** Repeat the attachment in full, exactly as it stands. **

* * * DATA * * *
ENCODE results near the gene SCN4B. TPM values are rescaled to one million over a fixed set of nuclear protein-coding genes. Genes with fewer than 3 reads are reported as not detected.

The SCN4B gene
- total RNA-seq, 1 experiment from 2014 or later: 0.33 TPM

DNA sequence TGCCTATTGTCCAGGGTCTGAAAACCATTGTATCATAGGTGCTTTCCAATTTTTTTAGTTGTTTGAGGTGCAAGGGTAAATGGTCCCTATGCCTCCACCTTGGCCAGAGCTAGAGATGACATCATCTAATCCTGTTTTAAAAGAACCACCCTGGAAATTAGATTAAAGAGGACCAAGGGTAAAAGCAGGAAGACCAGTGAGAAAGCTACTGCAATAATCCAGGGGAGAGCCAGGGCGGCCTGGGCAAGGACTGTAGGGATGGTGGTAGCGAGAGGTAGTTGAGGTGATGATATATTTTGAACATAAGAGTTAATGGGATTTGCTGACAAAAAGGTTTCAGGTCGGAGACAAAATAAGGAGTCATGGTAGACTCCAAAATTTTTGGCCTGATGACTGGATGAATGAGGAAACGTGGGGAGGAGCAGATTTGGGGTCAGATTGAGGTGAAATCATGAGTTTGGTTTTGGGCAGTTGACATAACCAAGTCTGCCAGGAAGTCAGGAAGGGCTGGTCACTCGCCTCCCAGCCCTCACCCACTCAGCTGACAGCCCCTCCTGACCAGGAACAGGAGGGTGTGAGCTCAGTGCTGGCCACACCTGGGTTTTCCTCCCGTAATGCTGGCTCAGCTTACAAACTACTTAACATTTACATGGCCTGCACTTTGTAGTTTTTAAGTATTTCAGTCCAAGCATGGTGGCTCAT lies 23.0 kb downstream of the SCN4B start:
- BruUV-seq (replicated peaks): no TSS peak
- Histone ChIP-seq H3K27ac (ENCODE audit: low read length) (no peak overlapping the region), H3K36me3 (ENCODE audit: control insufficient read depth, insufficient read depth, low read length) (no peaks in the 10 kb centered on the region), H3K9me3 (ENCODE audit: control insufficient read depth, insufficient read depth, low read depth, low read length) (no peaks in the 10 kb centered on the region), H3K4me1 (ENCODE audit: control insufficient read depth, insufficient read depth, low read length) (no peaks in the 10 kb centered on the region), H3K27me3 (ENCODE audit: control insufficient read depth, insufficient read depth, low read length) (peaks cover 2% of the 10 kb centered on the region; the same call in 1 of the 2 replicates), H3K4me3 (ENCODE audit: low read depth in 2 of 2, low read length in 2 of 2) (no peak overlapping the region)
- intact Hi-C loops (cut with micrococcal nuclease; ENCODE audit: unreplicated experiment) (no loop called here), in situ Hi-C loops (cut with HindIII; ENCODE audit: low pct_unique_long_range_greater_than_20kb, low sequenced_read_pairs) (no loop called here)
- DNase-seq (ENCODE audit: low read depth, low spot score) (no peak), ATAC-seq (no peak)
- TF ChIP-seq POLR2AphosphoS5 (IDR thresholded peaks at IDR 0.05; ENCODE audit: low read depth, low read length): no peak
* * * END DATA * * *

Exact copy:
ENCODE results near the gene SCN4B. TPM values are rescaled to one million over a fixed set of nuclear protein-coding genes. Genes with fewer than 3 reads are reported as not detected.

The SCN4B gene
- total RNA-seq, 1 experiment from 2014 or later: 0.33 TPM

DNA sequence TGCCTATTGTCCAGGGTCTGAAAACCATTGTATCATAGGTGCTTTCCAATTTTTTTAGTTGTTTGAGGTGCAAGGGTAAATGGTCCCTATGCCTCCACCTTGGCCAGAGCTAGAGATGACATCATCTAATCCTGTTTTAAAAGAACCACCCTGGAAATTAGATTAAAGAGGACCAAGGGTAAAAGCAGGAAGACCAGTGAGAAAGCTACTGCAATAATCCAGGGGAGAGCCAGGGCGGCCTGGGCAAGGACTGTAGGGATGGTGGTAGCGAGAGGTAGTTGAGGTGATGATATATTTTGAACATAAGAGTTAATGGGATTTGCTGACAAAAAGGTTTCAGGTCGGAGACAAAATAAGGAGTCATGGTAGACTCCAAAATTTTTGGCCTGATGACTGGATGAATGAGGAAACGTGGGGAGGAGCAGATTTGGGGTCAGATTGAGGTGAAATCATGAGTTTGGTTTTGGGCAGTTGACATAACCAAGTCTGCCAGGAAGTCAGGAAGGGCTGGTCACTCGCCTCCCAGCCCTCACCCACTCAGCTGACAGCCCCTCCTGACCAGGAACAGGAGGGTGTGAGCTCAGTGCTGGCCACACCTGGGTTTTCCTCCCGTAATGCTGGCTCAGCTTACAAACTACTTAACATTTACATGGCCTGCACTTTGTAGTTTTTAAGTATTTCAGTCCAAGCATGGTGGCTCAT lies 23.0 kb downstream of the SCN4B start:
- BruUV-seq (replicated peaks): no TSS peak
- Histone ChIP-seq H3K27ac (ENCODE audit: low read length) (no peak overlapping the region), H3K36me3 (ENCODE audit: control insufficient read depth, insufficient read depth, low read length) (no peaks in the 10 kb centered on the region), H3K9me3 (ENCODE audit: control insufficient read depth, insufficient read depth, low read depth, low read length) (no peaks in the 10 kb centered on the region), H3K4me1 (ENCODE audit: control insufficient read depth, insufficient read depth, low read length) (no peaks in the 10 kb centered on the region), H3K27me3 (ENCODE audit: control insufficient read depth, insufficient read depth, low read length) (peaks cover 2% of the 10 kb centered on the region; the same call in 1 of the 2 replicates), H3K4me3 (ENCODE audit: low read depth in 2 of 2, low read length in 2 of 2) (no peak overlapping the region)
- intact Hi-C loops (cut with micrococcal nuclease; ENCODE audit: unreplicated experiment) (no loop called here), in situ Hi-C loops (cut with HindIII; ENCODE audit: low pct_unique_long_range_greater_than_20kb, low sequenced_read_pairs) (no loop called here)
- DNase-seq (ENCODE audit: low read depth, low spot score) (no peak), ATAC-seq (no peak)
- TF ChIP-seq POLR2AphosphoS5 (IDR thresholded peaks at IDR 0.05; ENCODE audit: low read depth, low read length): no peak